New analysis of a coronal mass ejection detected by the alignment of two spacecraft reveals that it experienced erosion and restructuring as it traveled.

Artist’s impression of the Ulysses spacecraft
Artist’s impression of the Ulysses spacecraft on its wide orbit around the Sun.
European Space Agency / David Hardy

In March of 1998, a mass of plasma erupted from the Sun. As it sped out into interplanetary space, two spacecraft were perfectly situated to measure this dramatic cloud. Now, more than 20 years later, we’re still benefitting from their fortuitous alignment.

Interplanetary Journeys

Image of a coronal mass ejection
A coronal mass ejection caught in the act by Solar Dynamics Observatory.
NASA

Coronal mass ejections (CMEs), violent releases of plasma and magnetic fields from the Sun’s atmosphere, are by no means rare! When the Sun is at its most active, several CMEs can occur each day — and some of these ejections are so energetic that they travel great distances through our solar system, carrying embedded clouds wrapped in helical magnetic fields.

But what happens to these magnetic clouds as they journey through interplanetary space? Do they expand, unperturbed, as they travel? Or do they interact with other magnetic solar phenomena — like additional CMEs, or the solar wind — and change their shapes or behaviors?

A Fortuitous Alignment

The elliptical trajectory of the Ulysses spacecraft
The Ulysses spacecraft orbits on an elliptical trajectory out of the plane of the ecliptic, so its near-perfect alignment with Wind at the time of the CME was lucky!
NASA

These questions are challenging to answer due to the difficulty of examining CMEs in interplanetary space. To gain a better understanding of CME evolution, we need repeated in situ measurements of the same propagating magnetic cloud — first when it’s close to the Sun, and again when it’s traveled farther out into the solar system.

While a number of past and current spacecraft have the ability to measure the properties of the solar wind and magnetic fields around them, the vast majority of these spacecraft orbit close to the Sun (at or within 1au distance). In 1998, however, we got lucky: the only wide-orbit spacecraft devoted to solar wind studies, Ulysses, just happened to be radially aligned with a close-in spacecraft, Wind, when a CME was launched in their direction.

The two spacecrafts’ observations of the resulting magnetic cloud have now been re-examined in a study led by Daniele Telloni (INAF Astrophysical Observatory of Turin, Italy).

Colliding Clouds

The alignment of the Wind and Ulysses spacecraft with the Sun
Alignment of Wind (blue) and Ulysses (red) with respect to the Sun (yellow star) in March 1998.
Telloni et al. 2020

The magnetic cloud contained in this interplanetary CME arrived at Wind, which orbits at 1 au, in early March of 1998. 18 days later, the cloud arrived at Ulysses, which happened to be in line at the time at 5.4 au (out at Jupiter’s orbit). Telloni and collaborators conducted new analysis of Ulysses’s and Wind’s combined data sets for the interplanetary magnetic field and the solar wind plasma during the magnetic cloud’s passage of the two spacecraft.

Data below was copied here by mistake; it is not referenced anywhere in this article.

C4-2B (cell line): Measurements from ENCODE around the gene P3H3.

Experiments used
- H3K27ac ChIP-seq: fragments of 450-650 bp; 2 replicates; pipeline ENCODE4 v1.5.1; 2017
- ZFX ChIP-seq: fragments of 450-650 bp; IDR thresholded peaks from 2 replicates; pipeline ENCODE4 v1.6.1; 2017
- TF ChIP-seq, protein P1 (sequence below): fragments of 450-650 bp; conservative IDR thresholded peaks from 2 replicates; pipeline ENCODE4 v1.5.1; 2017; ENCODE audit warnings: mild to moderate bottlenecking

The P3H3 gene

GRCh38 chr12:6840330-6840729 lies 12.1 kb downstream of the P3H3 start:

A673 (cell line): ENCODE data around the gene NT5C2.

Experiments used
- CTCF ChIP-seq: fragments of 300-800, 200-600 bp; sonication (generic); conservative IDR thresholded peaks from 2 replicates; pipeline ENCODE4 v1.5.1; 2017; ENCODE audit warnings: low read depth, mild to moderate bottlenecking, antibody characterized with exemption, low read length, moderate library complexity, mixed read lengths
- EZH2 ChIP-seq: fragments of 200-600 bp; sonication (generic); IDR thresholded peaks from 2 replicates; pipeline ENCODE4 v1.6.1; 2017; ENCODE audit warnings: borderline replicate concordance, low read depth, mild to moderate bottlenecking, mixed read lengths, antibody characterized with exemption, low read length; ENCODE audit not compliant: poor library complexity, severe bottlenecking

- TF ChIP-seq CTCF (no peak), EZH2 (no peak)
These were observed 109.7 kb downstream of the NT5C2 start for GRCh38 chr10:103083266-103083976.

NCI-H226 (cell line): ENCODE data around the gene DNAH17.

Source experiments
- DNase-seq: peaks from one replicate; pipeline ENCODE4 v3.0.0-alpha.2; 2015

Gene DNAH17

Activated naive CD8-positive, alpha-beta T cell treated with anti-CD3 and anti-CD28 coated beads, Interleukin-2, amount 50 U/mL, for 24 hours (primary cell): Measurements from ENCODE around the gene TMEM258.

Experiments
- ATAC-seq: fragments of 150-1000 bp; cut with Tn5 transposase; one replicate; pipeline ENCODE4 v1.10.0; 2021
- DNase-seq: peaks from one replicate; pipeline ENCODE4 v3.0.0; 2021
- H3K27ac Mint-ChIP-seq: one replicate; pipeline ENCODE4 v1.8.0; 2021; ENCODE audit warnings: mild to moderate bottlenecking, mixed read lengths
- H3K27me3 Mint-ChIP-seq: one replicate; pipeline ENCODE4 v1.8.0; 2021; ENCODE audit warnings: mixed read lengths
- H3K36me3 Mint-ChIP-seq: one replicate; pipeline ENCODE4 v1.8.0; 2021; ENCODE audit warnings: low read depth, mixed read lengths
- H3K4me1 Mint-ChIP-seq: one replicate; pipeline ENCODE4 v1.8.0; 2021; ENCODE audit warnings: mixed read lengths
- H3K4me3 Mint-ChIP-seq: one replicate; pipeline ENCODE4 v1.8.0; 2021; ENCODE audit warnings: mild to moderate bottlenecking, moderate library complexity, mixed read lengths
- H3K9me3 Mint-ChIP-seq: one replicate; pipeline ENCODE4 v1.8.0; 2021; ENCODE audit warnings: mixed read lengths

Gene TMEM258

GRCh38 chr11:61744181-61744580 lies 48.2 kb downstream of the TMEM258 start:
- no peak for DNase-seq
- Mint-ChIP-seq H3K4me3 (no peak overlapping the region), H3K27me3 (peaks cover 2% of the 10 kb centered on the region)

The authors’ work shows that the cloud did not travel undisturbed through the space between Earth’s and Jupiter’s orbits, but instead experienced significant erosion and restructuring along the way, likely due to interaction with another magnetic cloud from a previous solar ejection. This erosion stripped away some of the helical magnetic field encasing the cloud, converting stored magnetic energy into kinetic energy as magnetic field lines rearranged at the interface between the two clouds.

This valuable insight was made possible due to two spacecraft being aligned at the right time — so what are the chances of similar good luck in the future? With the wealth of recently launched planetary and solar missions like BepiColombo, Solar Orbiter, and Parker Solar Probe, odds are good for future radial alignments that will allow us to further measure ejections from the Sun.

Citation

“Magnetohydrodynamic Turbulent Evolution of a Magnetic Cloud in the Outer Heliosphere,” Daniele Telloni et al 2020 ApJL 905 L12. doi:10.3847/2041-8213/abcb03


This post originally appeared on AAS Nova, which features research highlights from the journals of the American Astronomical Society.


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Image of Steven Yaskell

Steven Yaskell

February 20, 2021 at 6:22 pm

They're CMEs and then, they're CMEs. In weaker solar times (like now) "interplanetary shocks" or, so-called Co-rotating Interaction Regions (CIRs) - happening when stronger solar flares (perhaps along with CMEs) buckle against slower, already released solar flare energy - then co-rotate/interact or both with particles filling the entire heliosphere. (The heliosphere encompasses the entire Solar System.) So it just may be that magnetized particles are building up without relent at present in near space between the Sun and Earth’s uppermost atmosphere due to continued weaker solar activity, the Earth's magnetic sheath weaker right along with a weaker sun, letting them into the Earth's strata via Earth's ionosphere. In the 1970s, upper atmospheric studies listed by Leif Svalgaard involving solar research pointed out that, in Earth's magnetic sector boundary, overloads of certain particles in the normal c. 7 day magnetic polarity shift effected weather patterns for the high or low when certain abundances of A or B particles were naturally introduced.

Svalgaard, L, Solar Activity and the Weather, SUIPR Rpt. N0. 526, Institute for Plasma Research, Stanford University, Ca. 1973

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